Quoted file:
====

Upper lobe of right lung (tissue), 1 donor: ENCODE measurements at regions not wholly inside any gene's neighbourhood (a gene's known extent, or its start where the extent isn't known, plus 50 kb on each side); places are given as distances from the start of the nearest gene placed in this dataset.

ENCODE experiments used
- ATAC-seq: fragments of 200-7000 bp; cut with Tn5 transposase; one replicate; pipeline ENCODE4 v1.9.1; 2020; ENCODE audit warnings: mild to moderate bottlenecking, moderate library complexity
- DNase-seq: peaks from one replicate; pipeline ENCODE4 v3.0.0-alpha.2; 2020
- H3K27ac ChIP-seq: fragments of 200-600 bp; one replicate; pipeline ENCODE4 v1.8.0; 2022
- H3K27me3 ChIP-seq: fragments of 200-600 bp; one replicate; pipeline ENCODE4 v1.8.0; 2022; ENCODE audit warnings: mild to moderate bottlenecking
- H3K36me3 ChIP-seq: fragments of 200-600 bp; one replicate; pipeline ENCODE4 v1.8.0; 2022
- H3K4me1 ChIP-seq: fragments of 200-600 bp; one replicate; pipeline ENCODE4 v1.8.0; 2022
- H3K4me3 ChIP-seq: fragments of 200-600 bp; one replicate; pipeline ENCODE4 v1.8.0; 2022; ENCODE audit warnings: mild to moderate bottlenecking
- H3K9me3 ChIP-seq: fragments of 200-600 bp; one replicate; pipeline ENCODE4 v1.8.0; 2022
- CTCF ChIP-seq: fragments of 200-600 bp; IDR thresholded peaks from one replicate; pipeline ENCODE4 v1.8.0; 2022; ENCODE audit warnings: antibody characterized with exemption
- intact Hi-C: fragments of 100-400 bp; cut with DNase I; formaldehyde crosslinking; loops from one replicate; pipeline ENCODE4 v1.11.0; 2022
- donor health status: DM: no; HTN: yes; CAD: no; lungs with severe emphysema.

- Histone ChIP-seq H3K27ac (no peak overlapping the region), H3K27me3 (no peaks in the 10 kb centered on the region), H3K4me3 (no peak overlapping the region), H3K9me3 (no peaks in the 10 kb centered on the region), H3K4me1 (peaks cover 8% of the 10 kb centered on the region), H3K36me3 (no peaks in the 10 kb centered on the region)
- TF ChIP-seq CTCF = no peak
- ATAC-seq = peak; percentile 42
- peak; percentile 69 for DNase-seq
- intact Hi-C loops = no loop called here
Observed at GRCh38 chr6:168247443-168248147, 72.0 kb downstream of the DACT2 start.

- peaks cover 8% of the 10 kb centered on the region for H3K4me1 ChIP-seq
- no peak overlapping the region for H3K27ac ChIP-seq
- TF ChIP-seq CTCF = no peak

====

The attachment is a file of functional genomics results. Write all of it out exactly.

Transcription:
Upper lobe of right lung (tissue), 1 donor: ENCODE measurements at regions not wholly inside any gene's neighbourhood (a gene's known extent, or its start where the extent isn't known, plus 50 kb on each side); places are given as distances from the start of the nearest gene placed in this dataset.

ENCODE experiments used
- ATAC-seq: fragments of 200-7000 bp; cut with Tn5 transposase; one replicate; pipeline ENCODE4 v1.9.1; 2020; ENCODE audit warnings: mild to moderate bottlenecking, moderate library complexity
- DNase-seq: peaks from one replicate; pipeline ENCODE4 v3.0.0-alpha.2; 2020
- H3K27ac ChIP-seq: fragments of 200-600 bp; one replicate; pipeline ENCODE4 v1.8.0; 2022
- H3K27me3 ChIP-seq: fragments of 200-600 bp; one replicate; pipeline ENCODE4 v1.8.0; 2022; ENCODE audit warnings: mild to moderate bottlenecking
- H3K36me3 ChIP-seq: fragments of 200-600 bp; one replicate; pipeline ENCODE4 v1.8.0; 2022
- H3K4me1 ChIP-seq: fragments of 200-600 bp; one replicate; pipeline ENCODE4 v1.8.0; 2022
- H3K4me3 ChIP-seq: fragments of 200-600 bp; one replicate; pipeline ENCODE4 v1.8.0; 2022; ENCODE audit warnings: mild to moderate bottlenecking
- H3K9me3 ChIP-seq: fragments of 200-600 bp; one replicate; pipeline ENCODE4 v1.8.0; 2022
- CTCF ChIP-seq: fragments of 200-600 bp; IDR thresholded peaks from one replicate; pipeline ENCODE4 v1.8.0; 2022; ENCODE audit warnings: antibody characterized with exemption
- intact Hi-C: fragments of 100-400 bp; cut with DNase I; formaldehyde crosslinking; loops from one replicate; pipeline ENCODE4 v1.11.0; 2022
- donor health status: DM: no; HTN: yes; CAD: no; lungs with severe emphysema.

- Histone ChIP-seq H3K27ac (no peak overlapping the region), H3K27me3 (no peaks in the 10 kb centered on the region), H3K4me3 (no peak overlapping the region), H3K9me3 (no peaks in the 10 kb centered on the region), H3K4me1 (peaks cover 8% of the 10 kb centered on the region), H3K36me3 (no peaks in the 10 kb centered on the region)
- TF ChIP-seq CTCF = no peak
- ATAC-seq = peak; percentile 42
- peak; percentile 69 for DNase-seq
- intact Hi-C loops = no loop called here
Observed at GRCh38 chr6:168247443-168248147, 72.0 kb downstream of the DACT2 start.

- peaks cover 8% of the 10 kb centered on the region for H3K4me1 ChIP-seq
- no peak overlapping the region for H3K27ac ChIP-seq
- TF ChIP-seq CTCF = no peak